Working with a Mentor
Although you have had numerous mentors (e.g. teachers, coaches, or even older siblings), most relationships with these individuals were not developed on a professional basis. As you begin to work on a research project, you will need to create a professional relationship with your faculty mentor. But first, let's talk about what you should expect from a mentor.
What is a mentor?
Mentors have different responsibilities and personal styles. For example, your graduate student mentor may have a more relaxed relationship with you than your faculty advisor. You may also hear the term "Principal Investigator" or PI. This typically refers to the official lead researcher for a funded project, and is usually the professor in charge of the research group (i.e. your faculty advisor).
There are a few common roles that any mentor will assume:
- A guide: They should help set up short and long term goals for the research project.
- An advisor: They will be available to answer your questions on the project, and direct you to proper resources. Such resources could include people who have had similar experiences or have done similar experiments to those that you will encounter this summer.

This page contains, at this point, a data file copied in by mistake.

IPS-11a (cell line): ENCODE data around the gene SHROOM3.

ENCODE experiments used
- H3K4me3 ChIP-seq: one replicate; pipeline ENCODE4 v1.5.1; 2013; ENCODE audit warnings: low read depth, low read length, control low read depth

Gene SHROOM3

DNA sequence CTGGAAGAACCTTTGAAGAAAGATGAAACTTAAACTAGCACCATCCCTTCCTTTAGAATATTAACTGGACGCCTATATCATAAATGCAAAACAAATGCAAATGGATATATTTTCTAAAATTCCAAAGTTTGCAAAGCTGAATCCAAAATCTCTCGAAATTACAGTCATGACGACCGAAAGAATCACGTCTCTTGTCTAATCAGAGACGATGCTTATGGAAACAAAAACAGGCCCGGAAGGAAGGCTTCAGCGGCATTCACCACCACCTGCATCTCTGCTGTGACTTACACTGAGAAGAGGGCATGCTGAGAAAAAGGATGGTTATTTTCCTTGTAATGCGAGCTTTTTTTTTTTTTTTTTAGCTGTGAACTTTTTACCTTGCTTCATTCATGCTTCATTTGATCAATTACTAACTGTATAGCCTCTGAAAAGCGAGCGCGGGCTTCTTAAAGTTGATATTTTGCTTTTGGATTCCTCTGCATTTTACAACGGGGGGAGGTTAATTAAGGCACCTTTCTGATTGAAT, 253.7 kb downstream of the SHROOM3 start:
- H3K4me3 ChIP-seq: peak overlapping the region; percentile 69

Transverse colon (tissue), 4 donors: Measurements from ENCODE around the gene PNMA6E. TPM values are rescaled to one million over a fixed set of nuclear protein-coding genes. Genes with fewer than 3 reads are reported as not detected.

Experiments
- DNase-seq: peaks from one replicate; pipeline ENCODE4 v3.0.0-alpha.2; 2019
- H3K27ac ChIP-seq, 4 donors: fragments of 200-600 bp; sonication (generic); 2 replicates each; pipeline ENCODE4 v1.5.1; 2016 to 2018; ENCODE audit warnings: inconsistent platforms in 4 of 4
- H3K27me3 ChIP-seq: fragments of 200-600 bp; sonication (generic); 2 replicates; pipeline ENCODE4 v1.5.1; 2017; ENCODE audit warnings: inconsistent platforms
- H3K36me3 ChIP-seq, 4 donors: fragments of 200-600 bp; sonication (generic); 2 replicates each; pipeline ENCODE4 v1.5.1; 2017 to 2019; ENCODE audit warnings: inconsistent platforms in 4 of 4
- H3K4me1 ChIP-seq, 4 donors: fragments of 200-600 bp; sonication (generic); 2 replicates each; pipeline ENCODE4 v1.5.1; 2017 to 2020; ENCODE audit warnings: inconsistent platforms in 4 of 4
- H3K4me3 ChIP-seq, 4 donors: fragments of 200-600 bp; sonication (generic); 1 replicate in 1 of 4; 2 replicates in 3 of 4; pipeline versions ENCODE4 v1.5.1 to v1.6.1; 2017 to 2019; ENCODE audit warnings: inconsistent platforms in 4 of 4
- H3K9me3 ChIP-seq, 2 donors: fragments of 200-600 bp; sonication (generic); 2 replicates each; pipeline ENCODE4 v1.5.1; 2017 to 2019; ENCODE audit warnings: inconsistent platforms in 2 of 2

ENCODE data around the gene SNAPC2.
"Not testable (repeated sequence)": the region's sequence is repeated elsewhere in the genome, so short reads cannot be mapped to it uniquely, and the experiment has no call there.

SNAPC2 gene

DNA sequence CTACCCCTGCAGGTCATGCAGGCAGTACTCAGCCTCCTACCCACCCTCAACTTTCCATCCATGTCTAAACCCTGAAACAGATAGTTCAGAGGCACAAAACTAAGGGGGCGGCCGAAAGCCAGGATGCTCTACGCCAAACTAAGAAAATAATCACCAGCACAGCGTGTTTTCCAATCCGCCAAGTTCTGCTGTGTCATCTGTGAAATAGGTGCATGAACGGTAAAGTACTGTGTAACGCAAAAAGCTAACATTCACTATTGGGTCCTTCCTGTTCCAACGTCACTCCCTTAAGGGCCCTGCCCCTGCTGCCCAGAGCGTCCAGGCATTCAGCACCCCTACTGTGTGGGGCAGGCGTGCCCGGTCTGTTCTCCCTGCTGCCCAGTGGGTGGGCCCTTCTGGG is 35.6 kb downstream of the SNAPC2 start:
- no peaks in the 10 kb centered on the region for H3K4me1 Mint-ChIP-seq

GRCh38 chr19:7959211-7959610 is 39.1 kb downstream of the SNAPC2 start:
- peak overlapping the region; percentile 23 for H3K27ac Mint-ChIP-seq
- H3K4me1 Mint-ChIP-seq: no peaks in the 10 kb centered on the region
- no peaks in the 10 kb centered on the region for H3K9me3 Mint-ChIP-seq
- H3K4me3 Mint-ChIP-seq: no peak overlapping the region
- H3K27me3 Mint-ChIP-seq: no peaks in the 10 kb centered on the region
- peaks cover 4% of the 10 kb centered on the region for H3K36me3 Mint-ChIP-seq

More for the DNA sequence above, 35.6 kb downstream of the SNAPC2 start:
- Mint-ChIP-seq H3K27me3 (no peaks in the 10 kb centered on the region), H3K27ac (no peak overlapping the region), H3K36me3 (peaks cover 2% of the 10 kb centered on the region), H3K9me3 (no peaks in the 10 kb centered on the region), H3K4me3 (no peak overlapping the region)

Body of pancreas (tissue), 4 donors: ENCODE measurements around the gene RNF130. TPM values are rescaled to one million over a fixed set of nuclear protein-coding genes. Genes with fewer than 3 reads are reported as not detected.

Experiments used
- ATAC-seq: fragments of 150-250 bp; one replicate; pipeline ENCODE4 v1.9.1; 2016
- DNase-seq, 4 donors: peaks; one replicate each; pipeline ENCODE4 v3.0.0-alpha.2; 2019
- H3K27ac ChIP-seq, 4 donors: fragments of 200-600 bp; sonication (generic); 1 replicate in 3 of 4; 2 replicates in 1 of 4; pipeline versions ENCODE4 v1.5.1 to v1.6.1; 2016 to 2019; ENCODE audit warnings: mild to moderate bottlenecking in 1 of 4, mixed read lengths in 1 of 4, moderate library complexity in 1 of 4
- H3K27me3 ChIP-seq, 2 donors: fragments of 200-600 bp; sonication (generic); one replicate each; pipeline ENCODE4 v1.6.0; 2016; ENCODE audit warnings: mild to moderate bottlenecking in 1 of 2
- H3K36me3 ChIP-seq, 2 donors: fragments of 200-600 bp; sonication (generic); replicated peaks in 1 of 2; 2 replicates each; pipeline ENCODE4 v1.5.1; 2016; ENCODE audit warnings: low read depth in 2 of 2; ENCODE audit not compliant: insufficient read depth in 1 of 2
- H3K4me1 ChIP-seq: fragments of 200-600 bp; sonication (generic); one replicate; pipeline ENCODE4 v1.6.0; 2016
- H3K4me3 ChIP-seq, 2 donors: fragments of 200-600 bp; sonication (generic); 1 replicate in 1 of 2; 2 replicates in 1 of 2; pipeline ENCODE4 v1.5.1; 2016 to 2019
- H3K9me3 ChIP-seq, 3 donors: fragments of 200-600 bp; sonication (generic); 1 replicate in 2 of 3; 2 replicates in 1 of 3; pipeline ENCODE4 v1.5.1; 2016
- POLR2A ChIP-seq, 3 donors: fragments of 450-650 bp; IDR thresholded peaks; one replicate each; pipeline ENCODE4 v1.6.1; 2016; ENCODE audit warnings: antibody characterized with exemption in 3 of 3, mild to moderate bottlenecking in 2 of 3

- A person who offers support and guidance: Mentors should offer critical feedback on your abilities and performance, while encouraging you when things begin to feel overwhelming.
Mentors should always maintain a professional relationship. However, you may find that you will develop a closer relationship, and even a friendship, with your mentor.
Every good mentor will fulfill several functions. He/she will:
- Address your questions on the research.
- Offer guidance, both on your research project as well as in your career choices.
- Support your work on the project and provide recognition for your efforts.
- Make themselves available, not necessarily on an immediate basis, but throughout the course of the project.
Getting the most out of this relationship will depend on you!
Click here to view a useful video on mentor/mentee roles and how to successfully work with your mentor.